Know More About Nutrition
What you eat is almost more complex than training. Usually with training and sport, there is a coach or leader to look to for guidance about the sport. With nutrition, there is not one person or organization to look to for good, solid nutrition advice. Anyone with a blog or social media can broadcast their opinion about diet and nutrition to the masses. And often it’s just that….an opinion. To optimize your nutrition I recommend taking a step back and thinking about it less. Yes, think about it less. Although that sounds counterintuitive, as a society we think WAY too much nutrients, superfoods, and diet fads. Eat this, avoid that and you will be healthy. However, it doesn’t work like that. Real food is so good for us and our bodies need a variety of foods to function. Any diet or nutrition plan that requires you to restrict a certain food or food group is not healthy or sustainable.
Eat Real Food. This is my first rule of nutrition. It’s the golden rule. Eat. Real. Food. What does this mean? Well, it means consuming foods that are in their natural state, such as an apple. Not foods that have been broken down, processed, and engineered into something totally different. The easiest way to do this is limit the amount of food that comes out of a package. Anything that is found in the state it grows in nature is a better choice. Of course, I believe that all things in moderation is part of a healthy diet. Emphasize real foods for the majority of your meals and add in other options to fill the gaps.
Don’t follow fad diets. This is the best way to throw your body out of whack and create a head case. Fad diets promise a quick fix and often operate on the premise of restricting or emphasizing certain foods or food groups for health or performance. That is your first clue. Healthy eating does not mean you should only eat a list of approved foods. The foods you choose to eat is your diet, not vice versa. Any diet with strict rules is not sustainable or healthy in the long run. Eating should be an enjoyable experience not a mathematical equation with limited food choices.
Listen to your body cues. Our bodies are really good and telling us what we need…if we listen to it, that is. There are SO many internal signals within the body to drive appetite and fullness and to help us determine when and how much to eat. But so often we ignore or override these signals. The best way to listen to your body is to pay attention: really think about how you feel before you eat, when you eat, after you eat. How hungry are you? How full are you? How do you feel after eating a certain food? Once you start to understand your body’s cues it’s much easier to match energy intake to energy expenditure. Keep in mind that your body is not a checkbook. Energy in ≠ energy out. Our bodies are so much more complex than that. If you “eat 500 calories” it doesn’t mean you can exercise to “burn 500 calories”. Our bodies are not even close to being that simple. Think less about numbers and pay more attention to feeling and hunger levels. That’s the best way to get in tune with what your body needs.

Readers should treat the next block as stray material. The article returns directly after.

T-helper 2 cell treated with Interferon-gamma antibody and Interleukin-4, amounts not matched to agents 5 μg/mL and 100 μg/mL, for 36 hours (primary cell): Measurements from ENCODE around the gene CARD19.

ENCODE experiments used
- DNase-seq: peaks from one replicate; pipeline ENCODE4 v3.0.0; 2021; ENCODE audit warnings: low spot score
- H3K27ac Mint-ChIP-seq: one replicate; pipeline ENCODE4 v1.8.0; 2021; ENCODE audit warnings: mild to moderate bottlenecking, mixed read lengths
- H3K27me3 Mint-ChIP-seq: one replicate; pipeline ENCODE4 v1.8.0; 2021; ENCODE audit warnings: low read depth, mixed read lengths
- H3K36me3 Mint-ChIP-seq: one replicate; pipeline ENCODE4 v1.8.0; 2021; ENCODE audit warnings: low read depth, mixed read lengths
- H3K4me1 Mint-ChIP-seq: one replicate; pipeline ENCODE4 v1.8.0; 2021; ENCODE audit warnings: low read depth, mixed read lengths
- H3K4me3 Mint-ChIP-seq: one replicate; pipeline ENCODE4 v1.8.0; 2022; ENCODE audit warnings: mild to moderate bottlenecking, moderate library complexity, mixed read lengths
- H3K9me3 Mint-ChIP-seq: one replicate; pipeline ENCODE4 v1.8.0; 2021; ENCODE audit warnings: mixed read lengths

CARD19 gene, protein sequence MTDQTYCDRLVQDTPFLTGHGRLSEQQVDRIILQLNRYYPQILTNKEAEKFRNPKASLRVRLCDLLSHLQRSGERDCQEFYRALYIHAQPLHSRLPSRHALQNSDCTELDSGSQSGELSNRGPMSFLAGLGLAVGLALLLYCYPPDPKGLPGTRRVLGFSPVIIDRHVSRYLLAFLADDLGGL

Aim to be a B+. You don’t have to perfect your diet every single day. There is room for some good days and not so good days. Just because you had an off day doesn’t mean it’s the end of the world. The more accepting you are of that, the more healthy and sustainable for the long term. I like to think that I eat well most of the time with a few indulgences here and there. And I don’t obsess about it. If you eat ice cream for breakfast…Meh. Just don’t let that be every day. Focus on a good quality lunch rather than dwelling on the past.
Learn about specific nutrition strategies for your sport. Each sport has specific fueling strategies that will also help you to optimize your performance. Whether it’s running, strength training, cycling, climbing, yoga, hiking, soccer, etc., there are different ways to optimally fuel during training and competition to enhance performance. Again, there is a lot of information out there, most of in incorrect, so I’d recommend connecting with a professional in sports nutrition